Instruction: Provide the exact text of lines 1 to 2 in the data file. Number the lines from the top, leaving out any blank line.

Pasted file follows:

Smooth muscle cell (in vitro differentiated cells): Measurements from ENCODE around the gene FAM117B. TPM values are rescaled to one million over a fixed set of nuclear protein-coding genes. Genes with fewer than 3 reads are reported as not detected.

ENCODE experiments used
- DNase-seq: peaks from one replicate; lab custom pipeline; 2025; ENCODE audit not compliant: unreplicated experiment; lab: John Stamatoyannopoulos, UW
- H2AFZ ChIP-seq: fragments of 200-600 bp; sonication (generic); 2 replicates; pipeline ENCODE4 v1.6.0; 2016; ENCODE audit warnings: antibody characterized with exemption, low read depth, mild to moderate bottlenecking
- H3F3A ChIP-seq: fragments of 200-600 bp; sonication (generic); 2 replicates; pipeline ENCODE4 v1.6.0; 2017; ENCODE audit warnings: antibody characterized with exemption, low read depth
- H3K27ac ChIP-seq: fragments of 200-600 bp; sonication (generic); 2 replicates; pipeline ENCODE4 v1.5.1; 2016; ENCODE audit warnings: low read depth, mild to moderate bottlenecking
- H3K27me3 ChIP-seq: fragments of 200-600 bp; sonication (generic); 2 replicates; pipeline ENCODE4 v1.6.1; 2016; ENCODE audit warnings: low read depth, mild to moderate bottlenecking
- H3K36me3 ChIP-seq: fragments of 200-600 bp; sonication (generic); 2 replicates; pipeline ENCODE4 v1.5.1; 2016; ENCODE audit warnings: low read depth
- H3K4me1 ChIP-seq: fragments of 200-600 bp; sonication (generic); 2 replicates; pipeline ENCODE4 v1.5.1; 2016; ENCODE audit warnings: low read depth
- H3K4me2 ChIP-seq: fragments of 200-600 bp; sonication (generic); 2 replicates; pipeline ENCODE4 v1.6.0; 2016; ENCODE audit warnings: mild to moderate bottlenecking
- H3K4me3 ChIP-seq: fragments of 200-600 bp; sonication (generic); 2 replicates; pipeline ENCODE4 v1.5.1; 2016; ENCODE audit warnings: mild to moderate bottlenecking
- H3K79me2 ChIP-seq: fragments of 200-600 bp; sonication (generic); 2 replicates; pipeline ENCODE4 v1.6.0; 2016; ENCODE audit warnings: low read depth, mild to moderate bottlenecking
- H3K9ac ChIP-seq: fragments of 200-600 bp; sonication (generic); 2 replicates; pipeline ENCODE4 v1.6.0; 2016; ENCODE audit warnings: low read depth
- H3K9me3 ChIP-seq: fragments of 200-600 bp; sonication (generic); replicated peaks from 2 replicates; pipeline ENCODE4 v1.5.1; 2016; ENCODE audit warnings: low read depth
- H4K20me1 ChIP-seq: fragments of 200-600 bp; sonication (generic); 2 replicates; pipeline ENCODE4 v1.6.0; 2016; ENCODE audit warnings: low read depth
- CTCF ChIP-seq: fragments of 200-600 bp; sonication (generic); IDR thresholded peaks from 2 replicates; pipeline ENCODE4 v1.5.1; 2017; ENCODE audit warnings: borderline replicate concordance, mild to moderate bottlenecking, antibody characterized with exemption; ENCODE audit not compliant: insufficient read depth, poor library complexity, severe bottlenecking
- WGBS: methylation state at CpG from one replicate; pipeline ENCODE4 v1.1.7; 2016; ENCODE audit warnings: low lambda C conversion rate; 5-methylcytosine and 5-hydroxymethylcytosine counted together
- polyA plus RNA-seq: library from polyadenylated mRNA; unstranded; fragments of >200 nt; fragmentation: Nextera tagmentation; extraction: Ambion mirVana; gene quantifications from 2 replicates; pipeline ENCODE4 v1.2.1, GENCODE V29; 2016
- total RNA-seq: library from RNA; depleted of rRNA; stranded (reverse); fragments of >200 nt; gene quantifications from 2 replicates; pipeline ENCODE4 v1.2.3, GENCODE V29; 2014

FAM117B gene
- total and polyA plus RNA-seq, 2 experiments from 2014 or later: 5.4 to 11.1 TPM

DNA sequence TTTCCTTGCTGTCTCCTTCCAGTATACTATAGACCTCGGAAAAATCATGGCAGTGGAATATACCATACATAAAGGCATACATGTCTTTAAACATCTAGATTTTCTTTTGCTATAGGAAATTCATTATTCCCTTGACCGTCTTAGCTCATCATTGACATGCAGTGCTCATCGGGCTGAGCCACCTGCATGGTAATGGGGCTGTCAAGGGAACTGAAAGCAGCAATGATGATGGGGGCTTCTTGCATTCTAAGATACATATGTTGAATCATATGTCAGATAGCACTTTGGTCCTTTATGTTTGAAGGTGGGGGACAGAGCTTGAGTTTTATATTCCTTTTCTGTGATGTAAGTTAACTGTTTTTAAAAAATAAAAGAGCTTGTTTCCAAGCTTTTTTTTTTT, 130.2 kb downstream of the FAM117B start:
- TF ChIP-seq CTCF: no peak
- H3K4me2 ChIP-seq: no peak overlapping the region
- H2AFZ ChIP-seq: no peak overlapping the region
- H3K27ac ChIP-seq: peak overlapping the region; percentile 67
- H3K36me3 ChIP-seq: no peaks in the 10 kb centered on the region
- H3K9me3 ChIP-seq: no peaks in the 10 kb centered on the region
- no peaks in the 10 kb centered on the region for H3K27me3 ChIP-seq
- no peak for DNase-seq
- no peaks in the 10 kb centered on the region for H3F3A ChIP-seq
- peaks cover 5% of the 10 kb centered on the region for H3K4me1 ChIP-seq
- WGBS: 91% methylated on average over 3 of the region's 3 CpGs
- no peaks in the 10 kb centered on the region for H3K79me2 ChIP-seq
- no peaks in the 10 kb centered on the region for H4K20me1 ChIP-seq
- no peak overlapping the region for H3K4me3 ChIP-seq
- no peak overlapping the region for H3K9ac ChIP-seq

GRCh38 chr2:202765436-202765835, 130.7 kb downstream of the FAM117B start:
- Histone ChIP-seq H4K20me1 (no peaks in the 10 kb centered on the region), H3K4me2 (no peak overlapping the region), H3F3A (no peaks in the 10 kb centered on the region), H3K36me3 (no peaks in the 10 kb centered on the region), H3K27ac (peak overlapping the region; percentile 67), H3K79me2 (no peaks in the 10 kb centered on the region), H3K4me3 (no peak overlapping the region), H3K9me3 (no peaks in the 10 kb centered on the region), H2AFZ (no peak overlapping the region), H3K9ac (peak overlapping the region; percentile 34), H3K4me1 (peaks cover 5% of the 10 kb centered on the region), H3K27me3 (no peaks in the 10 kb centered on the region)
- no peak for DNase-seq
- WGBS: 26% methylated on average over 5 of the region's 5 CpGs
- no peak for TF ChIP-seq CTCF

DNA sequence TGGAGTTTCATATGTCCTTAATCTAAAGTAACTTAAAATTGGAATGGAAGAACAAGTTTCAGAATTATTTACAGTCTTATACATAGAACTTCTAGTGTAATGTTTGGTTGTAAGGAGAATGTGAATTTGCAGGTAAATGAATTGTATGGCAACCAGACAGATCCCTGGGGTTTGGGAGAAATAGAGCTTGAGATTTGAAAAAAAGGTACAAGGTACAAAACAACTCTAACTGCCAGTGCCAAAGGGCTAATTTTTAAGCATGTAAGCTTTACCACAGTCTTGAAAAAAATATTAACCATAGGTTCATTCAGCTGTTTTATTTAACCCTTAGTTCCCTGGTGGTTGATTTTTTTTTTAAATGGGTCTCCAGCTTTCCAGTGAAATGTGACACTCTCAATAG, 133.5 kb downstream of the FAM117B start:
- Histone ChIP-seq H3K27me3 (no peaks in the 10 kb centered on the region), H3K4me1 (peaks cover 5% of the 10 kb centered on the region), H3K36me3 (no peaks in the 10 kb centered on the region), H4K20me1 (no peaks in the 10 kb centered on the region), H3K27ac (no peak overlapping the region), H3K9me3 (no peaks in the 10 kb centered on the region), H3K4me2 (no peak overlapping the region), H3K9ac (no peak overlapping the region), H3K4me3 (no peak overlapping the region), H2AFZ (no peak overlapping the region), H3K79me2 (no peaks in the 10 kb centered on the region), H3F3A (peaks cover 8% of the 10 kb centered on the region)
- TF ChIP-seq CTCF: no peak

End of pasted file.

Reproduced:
Smooth muscle cell (in vitro differentiated cells): Measurements from ENCODE around the gene FAM117B. TPM values are rescaled to one million over a fixed set of nuclear protein-coding genes. Genes with fewer than 3 reads are reported as not detected.

ENCODE experiments used